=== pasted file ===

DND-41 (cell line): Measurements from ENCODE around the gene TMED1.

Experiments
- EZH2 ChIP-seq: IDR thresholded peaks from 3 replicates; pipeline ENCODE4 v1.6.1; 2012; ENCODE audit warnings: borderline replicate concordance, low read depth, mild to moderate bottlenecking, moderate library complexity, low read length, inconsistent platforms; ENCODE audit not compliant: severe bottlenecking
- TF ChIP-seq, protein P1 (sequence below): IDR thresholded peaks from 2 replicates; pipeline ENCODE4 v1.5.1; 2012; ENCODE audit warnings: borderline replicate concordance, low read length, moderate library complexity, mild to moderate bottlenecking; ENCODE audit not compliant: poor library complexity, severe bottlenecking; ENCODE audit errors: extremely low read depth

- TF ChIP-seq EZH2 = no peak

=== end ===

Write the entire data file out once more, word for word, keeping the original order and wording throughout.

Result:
DND-41 (cell line): Measurements from ENCODE around the gene TMED1.

Experiments
- EZH2 ChIP-seq: IDR thresholded peaks from 3 replicates; pipeline ENCODE4 v1.6.1; 2012; ENCODE audit warnings: borderline replicate concordance, low read depth, mild to moderate bottlenecking, moderate library complexity, low read length, inconsistent platforms; ENCODE audit not compliant: severe bottlenecking
- TF ChIP-seq, protein P1 (sequence below): IDR thresholded peaks from 2 replicates; pipeline ENCODE4 v1.5.1; 2012; ENCODE audit warnings: borderline replicate concordance, low read length, moderate library complexity, mild to moderate bottlenecking; ENCODE audit not compliant: poor library complexity, severe bottlenecking; ENCODE audit errors: extremely low read depth

- TF ChIP-seq EZH2 = no peak